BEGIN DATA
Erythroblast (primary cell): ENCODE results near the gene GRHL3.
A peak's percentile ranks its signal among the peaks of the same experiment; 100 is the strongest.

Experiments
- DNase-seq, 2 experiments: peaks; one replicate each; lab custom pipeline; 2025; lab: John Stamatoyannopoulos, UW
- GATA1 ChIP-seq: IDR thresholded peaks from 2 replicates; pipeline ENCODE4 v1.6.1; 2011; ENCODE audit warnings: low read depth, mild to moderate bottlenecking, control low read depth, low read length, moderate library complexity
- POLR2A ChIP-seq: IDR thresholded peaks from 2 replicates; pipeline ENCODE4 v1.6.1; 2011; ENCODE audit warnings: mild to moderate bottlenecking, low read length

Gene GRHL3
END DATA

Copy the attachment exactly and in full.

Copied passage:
Erythroblast (primary cell): ENCODE results near the gene GRHL3.
A peak's percentile ranks its signal among the peaks of the same experiment; 100 is the strongest.

Experiments
- DNase-seq, 2 experiments: peaks; one replicate each; lab custom pipeline; 2025; lab: John Stamatoyannopoulos, UW
- GATA1 ChIP-seq: IDR thresholded peaks from 2 replicates; pipeline ENCODE4 v1.6.1; 2011; ENCODE audit warnings: low read depth, mild to moderate bottlenecking, control low read depth, low read length, moderate library complexity
- POLR2A ChIP-seq: IDR thresholded peaks from 2 replicates; pipeline ENCODE4 v1.6.1; 2011; ENCODE audit warnings: mild to moderate bottlenecking, low read length

Gene GRHL3